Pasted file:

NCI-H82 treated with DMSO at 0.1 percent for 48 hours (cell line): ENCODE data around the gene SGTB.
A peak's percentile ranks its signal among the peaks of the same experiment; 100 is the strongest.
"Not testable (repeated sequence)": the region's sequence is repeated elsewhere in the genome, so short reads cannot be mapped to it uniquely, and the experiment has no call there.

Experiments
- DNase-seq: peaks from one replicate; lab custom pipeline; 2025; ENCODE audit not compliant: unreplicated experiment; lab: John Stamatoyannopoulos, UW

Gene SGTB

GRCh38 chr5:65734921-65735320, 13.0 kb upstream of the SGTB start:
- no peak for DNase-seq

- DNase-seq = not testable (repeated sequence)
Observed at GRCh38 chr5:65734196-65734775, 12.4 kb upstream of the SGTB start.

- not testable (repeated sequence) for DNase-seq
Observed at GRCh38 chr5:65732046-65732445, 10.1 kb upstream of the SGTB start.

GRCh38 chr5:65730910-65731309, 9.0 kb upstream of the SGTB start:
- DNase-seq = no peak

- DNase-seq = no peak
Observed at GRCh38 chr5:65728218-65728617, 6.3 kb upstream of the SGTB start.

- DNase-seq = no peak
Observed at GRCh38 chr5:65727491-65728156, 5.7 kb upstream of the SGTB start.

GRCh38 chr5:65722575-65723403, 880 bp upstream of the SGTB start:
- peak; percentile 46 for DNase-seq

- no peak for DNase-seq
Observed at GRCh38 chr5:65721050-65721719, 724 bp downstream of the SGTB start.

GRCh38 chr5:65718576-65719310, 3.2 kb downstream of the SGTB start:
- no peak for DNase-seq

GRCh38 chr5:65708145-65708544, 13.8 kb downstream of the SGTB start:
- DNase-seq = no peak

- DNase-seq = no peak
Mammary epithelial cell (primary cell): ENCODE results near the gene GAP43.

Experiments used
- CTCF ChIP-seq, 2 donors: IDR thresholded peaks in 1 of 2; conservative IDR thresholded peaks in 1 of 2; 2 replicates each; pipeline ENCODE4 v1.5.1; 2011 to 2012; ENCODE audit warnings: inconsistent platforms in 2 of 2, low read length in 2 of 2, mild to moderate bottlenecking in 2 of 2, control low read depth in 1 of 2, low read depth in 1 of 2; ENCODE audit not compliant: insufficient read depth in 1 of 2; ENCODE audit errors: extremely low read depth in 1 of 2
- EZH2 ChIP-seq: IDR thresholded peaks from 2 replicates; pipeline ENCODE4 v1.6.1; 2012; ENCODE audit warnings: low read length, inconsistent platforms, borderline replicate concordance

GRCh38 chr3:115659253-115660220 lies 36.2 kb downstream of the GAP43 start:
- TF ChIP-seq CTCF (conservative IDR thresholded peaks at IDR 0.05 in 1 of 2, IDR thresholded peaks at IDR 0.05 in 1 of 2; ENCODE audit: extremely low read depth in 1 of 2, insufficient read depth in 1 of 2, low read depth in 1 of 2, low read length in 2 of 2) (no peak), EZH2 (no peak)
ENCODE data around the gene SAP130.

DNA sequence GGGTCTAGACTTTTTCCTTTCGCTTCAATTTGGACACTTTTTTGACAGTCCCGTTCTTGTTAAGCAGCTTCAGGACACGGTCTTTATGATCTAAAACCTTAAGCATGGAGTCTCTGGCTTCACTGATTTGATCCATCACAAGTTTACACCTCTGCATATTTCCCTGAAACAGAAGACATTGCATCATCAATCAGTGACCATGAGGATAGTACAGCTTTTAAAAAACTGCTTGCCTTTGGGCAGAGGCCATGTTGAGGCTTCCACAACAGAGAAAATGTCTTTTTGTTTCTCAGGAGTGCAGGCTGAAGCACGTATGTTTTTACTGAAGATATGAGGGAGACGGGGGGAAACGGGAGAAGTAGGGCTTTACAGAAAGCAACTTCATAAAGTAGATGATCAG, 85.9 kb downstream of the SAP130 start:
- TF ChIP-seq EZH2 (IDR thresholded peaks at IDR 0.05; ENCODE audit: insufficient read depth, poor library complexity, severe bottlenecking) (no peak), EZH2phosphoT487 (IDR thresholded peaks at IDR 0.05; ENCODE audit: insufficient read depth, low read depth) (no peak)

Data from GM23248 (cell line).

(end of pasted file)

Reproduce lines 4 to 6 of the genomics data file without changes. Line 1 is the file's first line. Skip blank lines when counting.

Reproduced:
Experiments
- DNase-seq: peaks from one replicate; lab custom pipeline; 2025; ENCODE audit not compliant: unreplicated experiment; lab: John Stamatoyannopoulos, UW

Gene SGTB